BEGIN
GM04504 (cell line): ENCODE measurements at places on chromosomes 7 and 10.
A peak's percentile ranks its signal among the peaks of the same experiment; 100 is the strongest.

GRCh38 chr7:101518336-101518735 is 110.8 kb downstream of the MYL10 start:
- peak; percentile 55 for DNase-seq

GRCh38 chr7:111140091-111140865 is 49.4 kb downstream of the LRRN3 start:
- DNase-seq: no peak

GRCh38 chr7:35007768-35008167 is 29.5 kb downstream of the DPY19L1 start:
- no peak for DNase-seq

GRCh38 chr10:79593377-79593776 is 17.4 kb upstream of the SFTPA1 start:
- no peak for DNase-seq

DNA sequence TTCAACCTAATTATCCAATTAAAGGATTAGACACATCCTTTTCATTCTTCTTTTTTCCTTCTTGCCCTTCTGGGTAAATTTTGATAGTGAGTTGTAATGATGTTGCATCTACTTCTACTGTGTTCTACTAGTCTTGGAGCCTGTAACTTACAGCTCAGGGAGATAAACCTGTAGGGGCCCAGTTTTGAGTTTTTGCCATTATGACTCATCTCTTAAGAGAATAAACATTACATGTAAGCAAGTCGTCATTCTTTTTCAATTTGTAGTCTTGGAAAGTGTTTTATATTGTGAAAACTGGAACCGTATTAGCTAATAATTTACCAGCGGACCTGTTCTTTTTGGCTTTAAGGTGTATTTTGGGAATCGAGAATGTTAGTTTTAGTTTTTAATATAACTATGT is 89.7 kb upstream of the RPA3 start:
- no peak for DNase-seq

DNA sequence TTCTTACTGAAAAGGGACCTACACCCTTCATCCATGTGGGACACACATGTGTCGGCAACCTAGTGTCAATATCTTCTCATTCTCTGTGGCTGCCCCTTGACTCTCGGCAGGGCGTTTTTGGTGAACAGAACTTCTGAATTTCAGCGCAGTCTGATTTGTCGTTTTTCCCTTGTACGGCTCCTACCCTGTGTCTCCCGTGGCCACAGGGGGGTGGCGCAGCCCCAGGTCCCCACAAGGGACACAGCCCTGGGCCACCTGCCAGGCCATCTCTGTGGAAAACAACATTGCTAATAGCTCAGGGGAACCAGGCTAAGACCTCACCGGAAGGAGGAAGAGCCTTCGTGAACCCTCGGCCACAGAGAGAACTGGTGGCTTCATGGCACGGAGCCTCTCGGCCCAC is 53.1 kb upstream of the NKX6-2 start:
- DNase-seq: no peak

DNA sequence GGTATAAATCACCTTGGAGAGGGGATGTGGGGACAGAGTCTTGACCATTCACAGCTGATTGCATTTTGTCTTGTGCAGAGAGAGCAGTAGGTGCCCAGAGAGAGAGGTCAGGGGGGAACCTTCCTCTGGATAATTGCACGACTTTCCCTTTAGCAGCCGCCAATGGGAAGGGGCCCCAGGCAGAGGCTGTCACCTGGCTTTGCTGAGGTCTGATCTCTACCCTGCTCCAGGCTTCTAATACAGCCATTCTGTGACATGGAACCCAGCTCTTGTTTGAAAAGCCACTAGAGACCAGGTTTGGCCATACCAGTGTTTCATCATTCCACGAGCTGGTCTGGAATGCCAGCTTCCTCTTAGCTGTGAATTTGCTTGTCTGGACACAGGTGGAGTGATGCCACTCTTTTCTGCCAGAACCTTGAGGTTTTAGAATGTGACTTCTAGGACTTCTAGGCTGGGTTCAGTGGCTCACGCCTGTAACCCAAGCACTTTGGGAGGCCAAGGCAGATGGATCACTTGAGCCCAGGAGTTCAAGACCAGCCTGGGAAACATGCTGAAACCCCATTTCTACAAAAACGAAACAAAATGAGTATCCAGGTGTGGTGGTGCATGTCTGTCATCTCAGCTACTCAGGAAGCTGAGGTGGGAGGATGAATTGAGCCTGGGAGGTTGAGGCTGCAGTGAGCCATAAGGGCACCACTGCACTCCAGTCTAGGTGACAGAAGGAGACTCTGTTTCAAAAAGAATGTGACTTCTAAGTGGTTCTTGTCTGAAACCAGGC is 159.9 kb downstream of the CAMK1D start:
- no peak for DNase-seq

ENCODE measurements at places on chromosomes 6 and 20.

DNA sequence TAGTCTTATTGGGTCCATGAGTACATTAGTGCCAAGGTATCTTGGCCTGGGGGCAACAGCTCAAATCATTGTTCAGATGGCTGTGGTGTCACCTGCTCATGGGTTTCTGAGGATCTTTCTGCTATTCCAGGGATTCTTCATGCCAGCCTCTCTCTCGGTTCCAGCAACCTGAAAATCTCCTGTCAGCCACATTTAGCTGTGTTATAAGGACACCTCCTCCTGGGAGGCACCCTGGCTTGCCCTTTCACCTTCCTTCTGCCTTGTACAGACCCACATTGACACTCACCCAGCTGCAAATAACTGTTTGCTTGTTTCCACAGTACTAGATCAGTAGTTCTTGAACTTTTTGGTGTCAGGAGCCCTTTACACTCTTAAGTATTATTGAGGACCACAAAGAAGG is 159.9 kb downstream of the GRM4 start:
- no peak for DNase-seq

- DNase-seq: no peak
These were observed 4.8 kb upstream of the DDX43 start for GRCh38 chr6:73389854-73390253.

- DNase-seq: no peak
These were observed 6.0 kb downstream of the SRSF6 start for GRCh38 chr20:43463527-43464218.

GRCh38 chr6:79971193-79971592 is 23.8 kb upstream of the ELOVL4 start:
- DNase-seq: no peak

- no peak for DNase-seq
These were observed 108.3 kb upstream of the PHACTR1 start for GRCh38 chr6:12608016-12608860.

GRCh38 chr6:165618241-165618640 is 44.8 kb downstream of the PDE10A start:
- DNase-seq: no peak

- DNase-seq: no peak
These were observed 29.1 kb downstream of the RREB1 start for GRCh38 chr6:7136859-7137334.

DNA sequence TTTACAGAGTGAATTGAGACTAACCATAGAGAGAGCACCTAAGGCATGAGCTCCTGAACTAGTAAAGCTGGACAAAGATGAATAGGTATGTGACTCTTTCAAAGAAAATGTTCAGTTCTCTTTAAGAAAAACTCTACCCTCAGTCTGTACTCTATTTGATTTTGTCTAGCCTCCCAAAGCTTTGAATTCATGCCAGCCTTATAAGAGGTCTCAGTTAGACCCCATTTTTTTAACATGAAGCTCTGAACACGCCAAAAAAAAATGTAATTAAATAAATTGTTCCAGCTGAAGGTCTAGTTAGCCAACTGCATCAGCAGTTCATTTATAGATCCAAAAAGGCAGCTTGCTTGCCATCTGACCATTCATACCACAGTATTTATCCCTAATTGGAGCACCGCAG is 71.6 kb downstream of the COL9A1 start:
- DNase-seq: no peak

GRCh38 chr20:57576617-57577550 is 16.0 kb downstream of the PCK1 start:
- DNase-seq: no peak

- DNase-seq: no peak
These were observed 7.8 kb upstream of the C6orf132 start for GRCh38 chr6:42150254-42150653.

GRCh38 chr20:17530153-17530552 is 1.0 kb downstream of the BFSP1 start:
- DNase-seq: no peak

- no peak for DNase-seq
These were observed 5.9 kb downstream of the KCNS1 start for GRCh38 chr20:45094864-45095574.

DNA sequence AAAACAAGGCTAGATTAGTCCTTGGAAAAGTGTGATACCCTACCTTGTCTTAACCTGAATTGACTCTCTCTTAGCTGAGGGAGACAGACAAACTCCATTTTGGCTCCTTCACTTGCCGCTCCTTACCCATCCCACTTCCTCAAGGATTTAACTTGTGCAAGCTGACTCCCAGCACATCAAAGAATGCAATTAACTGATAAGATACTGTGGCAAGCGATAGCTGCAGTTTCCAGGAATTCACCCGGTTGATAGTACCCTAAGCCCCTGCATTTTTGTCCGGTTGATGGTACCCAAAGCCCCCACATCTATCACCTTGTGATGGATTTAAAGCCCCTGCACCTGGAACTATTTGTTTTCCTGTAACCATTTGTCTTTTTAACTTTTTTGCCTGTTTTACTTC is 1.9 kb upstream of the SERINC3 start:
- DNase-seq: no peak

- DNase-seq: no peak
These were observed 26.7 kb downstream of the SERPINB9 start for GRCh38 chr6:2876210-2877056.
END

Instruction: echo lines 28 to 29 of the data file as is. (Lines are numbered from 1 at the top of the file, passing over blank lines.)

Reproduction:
GRCh38 chr6:165618241-165618640 is 44.8 kb downstream of the PDE10A start:
- DNase-seq: no peak